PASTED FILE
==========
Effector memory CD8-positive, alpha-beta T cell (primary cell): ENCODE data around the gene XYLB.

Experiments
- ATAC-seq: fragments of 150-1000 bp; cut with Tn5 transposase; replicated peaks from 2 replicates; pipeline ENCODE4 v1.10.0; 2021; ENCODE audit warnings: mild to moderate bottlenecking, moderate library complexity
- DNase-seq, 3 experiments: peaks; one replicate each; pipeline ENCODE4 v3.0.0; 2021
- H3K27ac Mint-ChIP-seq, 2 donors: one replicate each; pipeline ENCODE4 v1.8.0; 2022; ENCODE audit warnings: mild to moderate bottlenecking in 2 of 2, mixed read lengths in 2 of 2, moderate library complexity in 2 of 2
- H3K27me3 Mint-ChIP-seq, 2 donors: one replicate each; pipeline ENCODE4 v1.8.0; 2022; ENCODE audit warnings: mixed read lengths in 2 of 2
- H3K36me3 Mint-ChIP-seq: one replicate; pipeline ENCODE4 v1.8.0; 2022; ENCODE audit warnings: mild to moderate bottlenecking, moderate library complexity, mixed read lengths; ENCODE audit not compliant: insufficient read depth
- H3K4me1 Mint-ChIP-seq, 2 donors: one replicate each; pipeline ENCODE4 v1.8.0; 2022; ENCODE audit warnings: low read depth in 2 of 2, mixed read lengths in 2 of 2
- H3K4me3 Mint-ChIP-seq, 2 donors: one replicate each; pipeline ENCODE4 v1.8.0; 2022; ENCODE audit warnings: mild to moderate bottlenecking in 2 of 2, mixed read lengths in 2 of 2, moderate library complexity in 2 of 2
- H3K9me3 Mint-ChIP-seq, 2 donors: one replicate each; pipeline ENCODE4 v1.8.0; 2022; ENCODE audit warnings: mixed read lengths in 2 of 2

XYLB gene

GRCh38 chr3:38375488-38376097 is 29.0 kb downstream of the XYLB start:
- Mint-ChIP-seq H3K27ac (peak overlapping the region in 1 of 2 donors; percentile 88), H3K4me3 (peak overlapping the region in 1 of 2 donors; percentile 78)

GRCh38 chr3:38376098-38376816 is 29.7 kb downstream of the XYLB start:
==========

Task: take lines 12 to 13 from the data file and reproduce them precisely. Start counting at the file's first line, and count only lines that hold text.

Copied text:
GRCh38 chr3:38375488-38376097 is 29.0 kb downstream of the XYLB start:
- Mint-ChIP-seq H3K27ac (peak overlapping the region in 1 of 2 donors; percentile 88), H3K4me3 (peak overlapping the region in 1 of 2 donors; percentile 78)